I opened my bag and took out the bottle of Jack Daniels. Was there ever a better time to get roaring drunk? I brought the bottle to my lips, savouring the peaty aroma as I took a mouthful of the whiskey, grimacing as it slid down my throat, burning all the way to my stomach, searching for the cold empty spot inside me that once housed my soul. Then I heard the screams.

“Jesus! Can you hear that? They’re all over the building.” Gary burst through the door. I looked up at him and then back at the bottle in my hand. With regret, I screwed the cap back on.

“Well fuck this for a game of soldiers,” I said, picking up the axe.

I stepped out into the corridor, with Gary right behind me. The screams were louder out there. It was hard to tell where they were coming from, or even who was making them.

“What are we going to do?” Gary asked. I felt like telling him to go fuck himself, to ask him how the fuck should I know? Right at that moment I just wanted to find a dark corner of the world where I could be alone, to drink my bottle of whiskey and forget any of this was happening.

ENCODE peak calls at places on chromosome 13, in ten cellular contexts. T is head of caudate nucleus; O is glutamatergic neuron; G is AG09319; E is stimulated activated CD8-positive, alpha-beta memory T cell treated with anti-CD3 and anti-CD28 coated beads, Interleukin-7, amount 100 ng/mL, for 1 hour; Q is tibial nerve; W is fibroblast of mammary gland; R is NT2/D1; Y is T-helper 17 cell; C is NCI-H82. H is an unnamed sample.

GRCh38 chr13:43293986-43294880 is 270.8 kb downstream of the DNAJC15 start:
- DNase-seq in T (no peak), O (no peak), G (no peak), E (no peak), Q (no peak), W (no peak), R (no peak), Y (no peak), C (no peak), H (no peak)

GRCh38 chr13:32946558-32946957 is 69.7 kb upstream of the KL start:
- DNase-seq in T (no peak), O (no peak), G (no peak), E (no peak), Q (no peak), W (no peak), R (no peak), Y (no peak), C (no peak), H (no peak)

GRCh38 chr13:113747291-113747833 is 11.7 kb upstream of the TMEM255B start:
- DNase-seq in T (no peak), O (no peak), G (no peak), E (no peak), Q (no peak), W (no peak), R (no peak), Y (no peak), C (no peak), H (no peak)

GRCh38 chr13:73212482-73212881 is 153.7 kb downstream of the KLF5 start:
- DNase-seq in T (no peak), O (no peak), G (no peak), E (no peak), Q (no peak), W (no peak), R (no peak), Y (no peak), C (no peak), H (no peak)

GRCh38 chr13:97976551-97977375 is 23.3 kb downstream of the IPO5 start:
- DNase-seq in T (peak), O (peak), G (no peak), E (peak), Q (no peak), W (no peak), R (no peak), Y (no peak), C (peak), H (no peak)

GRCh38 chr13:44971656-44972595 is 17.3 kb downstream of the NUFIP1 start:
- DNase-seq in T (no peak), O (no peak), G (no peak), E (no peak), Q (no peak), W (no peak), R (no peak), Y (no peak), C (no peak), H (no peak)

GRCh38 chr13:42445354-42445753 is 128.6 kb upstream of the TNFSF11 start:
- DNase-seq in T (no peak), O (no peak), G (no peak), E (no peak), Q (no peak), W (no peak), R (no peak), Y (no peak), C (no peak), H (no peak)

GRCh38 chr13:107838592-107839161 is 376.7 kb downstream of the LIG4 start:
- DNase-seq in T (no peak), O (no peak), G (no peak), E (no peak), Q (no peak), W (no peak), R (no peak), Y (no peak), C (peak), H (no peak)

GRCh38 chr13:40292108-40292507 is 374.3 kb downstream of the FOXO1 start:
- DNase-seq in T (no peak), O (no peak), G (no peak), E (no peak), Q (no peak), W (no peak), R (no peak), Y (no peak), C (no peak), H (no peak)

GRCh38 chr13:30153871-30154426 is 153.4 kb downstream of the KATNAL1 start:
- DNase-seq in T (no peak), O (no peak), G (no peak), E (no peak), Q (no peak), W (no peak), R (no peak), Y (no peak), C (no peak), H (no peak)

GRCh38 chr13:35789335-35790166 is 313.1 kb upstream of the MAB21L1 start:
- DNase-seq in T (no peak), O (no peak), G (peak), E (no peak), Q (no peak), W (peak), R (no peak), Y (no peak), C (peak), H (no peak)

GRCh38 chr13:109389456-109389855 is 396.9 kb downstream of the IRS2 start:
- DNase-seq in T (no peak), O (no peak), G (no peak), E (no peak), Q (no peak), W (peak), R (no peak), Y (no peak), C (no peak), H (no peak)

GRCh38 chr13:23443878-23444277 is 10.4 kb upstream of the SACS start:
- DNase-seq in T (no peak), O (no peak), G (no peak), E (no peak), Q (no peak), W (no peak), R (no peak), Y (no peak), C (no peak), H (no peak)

Instead, I started to walk. I headed for the stairs. In a way, I think I’d finally snapped. Having to kill the kid had pushed me over the edge. Our sanctuary was no longer safe; it had been compromised by a gobshite.

“Where are you going?” Gobshite followed me down the stairs.

I just ignored the cunt. I closed my ears to the pleas for help from my neighbours, their screams and cries. I headed down the three flights of stairs, the axe in one hand, the whiskey in the other. Some part of me was hoping I’d run straight into a pack of zombies at each turn, to put an end to it once and for all. I wished I’d had the guts of Mrs. Watson. I wished I’d had the balls to throw myself off the building.